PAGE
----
Iraqi refugee held in France on suspicion of Daesh ‘war crimes’

An Iraqi man cries over body-bags containing the remains of people believed to have been slain by Daesh at the Speicher camp in Tikrit, Iraq. An Iraqi refugee in France has been arrested in Paris and indicted over his alleged involvement in the massacre. (AFP)
Updated 08 June 2018
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Iraqi refugee held in France on suspicion of Daesh ‘war crimes’

  • A 33-year-old man is accused of having participated in the June 2014 capture and execution of an estimated 1,700 young, mainly Shiite army recruits from the Speicher military camp.
  • Ahmed H was arrested in March and indicted days later on a range of charges including “killings in connection with a terrorist group” and “war crimes,” and placed in pre-trial detention.

PARIS: An Iraqi refugee in France thought to be a former senior member of Daesh has been arrested in Paris and indicted on suspicion of “war crimes” over his alleged involvement in a massacre in his country.
The 33-year-old man, referred to as Ahmed H, is accused of having participated in the June 2014 capture and execution of an estimated 1,700 young, mainly Shiite army recruits from the Speicher military camp to the north of Tikrit.
Ahmed H was arrested in March and indicted days later on a range of charges including “killings in connection with a terrorist group” and “war crimes,” and placed in pre-trial detention, the Paris prosecutor said.
The case highlights fears by Western intelligence agencies that extremists have been able to take advantage of the migrant crisis to enter Europe.
Having arrived in France in the summer of 2016 Ahmed H obtained refugee status a year later and was given a 10-year resident card, a source close to the investigation told AFP on Thursday.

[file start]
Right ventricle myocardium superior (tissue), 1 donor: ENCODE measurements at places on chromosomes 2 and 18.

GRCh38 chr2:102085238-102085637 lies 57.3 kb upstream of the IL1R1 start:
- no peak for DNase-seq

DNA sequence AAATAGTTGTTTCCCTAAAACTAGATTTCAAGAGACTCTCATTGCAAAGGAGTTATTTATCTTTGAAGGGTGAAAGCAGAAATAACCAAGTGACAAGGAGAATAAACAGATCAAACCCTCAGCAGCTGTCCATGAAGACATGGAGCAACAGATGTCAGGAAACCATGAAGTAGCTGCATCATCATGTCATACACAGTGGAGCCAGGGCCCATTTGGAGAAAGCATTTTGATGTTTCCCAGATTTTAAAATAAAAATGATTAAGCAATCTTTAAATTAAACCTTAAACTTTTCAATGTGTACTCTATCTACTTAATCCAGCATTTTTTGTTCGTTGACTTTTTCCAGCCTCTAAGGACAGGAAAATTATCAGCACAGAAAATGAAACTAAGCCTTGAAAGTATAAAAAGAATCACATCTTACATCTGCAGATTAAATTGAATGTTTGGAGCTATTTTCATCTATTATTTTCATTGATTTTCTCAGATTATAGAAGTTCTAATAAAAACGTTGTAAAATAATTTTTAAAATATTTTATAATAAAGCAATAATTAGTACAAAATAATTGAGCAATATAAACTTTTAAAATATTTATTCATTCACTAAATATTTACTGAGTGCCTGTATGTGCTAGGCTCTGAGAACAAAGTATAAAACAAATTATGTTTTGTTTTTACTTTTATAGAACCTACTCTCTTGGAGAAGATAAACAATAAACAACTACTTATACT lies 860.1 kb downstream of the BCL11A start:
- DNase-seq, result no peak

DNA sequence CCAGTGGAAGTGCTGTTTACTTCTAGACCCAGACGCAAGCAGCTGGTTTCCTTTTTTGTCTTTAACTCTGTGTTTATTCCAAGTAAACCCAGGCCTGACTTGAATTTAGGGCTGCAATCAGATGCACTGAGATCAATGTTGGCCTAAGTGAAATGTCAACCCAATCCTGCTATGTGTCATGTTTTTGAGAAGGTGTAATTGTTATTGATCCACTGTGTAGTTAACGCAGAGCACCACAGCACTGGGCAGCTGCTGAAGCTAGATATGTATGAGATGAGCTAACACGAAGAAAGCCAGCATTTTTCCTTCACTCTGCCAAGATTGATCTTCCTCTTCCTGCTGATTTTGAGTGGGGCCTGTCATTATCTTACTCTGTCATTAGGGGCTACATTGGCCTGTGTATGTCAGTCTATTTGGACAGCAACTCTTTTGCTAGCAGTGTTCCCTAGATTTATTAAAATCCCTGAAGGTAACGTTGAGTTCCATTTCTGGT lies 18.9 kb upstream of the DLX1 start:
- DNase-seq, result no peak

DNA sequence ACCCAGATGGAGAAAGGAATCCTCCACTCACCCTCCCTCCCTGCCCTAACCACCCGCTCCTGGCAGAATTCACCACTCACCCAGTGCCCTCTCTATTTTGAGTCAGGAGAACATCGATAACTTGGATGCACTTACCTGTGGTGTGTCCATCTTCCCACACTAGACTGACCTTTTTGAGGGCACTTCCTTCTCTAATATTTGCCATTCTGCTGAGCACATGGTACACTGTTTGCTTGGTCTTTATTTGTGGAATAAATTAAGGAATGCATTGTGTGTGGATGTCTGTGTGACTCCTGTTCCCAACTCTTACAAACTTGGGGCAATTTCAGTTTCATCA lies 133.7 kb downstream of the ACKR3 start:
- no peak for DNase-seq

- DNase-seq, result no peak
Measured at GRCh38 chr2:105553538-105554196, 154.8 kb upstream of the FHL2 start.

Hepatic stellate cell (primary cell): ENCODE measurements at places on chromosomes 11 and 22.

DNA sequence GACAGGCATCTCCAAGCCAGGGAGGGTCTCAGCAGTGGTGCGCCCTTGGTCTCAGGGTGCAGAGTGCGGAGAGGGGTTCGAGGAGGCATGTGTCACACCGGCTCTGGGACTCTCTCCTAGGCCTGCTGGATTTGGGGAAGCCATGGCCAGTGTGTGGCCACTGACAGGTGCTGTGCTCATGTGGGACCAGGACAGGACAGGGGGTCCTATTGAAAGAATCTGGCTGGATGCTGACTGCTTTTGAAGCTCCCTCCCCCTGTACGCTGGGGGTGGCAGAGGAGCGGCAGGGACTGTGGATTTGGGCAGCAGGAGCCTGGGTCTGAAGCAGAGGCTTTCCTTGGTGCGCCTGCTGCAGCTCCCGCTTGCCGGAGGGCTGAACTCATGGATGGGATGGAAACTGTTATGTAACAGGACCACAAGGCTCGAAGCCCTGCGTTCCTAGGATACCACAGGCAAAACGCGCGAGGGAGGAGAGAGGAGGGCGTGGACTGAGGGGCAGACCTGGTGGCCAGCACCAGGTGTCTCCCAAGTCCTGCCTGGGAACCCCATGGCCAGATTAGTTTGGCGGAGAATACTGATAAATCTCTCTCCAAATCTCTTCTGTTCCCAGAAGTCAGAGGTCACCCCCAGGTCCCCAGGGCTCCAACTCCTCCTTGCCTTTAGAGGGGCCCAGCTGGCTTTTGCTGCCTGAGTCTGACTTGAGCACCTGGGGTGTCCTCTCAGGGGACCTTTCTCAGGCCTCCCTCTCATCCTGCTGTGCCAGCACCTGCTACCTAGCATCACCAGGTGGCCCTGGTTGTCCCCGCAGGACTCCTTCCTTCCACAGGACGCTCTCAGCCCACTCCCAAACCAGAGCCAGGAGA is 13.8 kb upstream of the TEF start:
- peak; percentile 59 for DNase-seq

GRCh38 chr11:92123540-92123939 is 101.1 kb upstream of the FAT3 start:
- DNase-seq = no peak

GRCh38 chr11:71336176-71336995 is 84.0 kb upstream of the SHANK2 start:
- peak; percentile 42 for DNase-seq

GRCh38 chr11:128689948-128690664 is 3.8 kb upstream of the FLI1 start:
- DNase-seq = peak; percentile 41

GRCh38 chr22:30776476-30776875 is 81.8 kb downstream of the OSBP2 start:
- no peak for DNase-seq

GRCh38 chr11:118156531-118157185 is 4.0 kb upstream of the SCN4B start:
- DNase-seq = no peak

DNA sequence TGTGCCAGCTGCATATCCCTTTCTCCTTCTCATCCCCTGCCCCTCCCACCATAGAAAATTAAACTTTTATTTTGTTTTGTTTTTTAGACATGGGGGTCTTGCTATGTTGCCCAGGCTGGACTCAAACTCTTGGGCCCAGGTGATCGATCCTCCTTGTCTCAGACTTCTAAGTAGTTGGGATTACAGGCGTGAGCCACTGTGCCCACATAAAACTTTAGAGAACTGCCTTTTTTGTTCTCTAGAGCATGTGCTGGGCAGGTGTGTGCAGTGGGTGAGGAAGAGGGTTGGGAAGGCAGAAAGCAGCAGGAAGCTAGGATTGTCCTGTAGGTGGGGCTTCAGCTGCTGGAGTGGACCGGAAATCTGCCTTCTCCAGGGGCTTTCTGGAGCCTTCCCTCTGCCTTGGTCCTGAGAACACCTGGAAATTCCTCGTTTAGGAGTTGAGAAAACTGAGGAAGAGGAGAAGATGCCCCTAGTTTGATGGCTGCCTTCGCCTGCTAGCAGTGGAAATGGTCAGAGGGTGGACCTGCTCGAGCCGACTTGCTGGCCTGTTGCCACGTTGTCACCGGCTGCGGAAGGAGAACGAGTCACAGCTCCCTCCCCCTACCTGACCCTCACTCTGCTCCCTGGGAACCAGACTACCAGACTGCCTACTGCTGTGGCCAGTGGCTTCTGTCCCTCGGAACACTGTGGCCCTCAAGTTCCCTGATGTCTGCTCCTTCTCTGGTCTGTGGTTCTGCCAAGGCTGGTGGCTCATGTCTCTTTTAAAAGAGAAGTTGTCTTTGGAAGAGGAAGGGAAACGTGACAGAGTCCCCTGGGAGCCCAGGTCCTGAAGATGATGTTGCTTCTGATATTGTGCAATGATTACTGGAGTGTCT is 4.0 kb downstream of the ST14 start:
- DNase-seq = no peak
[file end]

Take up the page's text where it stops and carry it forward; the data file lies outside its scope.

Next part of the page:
Shortly after being granted his refugee status, Ahmed H was identified and followed by intelligence services, who then notified judicial authorities.
According to a source close to the investigation, Ahmed H has denied any involvement.
French authorities have revoked his protected status since his incarceration.
His lawyer Mohamed El Monsaf Hamdi did not want to comment immediately when contacted by AFP.
The Camp Speicher massacre was considered one of Daesh’s worst crimes after it took over large parts of Iraq in 2014.
One of the sites of the massacre was the former river police building inside former president Saddam Hussein’s palace complex in Tikrit.
Video footage subsequently released by Daesh showed an assembly-line massacre in which gunmen herded their victims toward the quay, shot them in the back of the head and pushed them in the water one after the other.


Hong Kong court throws out ex-leader’s misconduct conviction

Updated 7 min 9 sec ago
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Hong Kong court throws out ex-leader’s misconduct conviction

  • Former Chief Executive Donald Tsang was released in January after serving a 12-month jail term
HONG KONG: A Hong Kong court on Wednesday threw out former Chief Executive Donald Tsang’s conviction for misconduct relating to a property deal while in office.
Tsang was released in January after serving a 12-month jail term for failing to disclose plans to rent a luxury apartment from a businessman granted a government broadcasting license.
A panel of five judges on the Court of Final Appeal agreed the judge at Tsang’s trial had not given jurors sufficient directions on assessing whether he had deliberately concealed information before finding him guilty in 2017. The judges also ordered that no retrial be held.
Tsang, 74, served as Hong Kong’s chief executive from 2005 to 2012, is the highest-ranking former or current official sent to prison for wrongdoing in the Asian financial hub.
His conviction marked a dramatic downfall for the longtime civil servant known for his practice of wearing bow ties, whose career spanned both British colonial rule and Hong Kong’s handover to China in 1997.
Tsang’s successor C.Y. Leung also became embroiled in a corruption scandal for failing to report a 50-million Hong Kong dollar ($6.4 million) payout from an Australian engineering firm but was not prosecuted.
Current Chief Executive Carrie Lam has faced calls for her resignation and attempting to push through contentious extradition legislation that sparked massive street protests. Under the handover terms, Hong Kong was guaranteed rights to elections, assembly, free speech and other civil liberties unknown in mainland China for 50 years.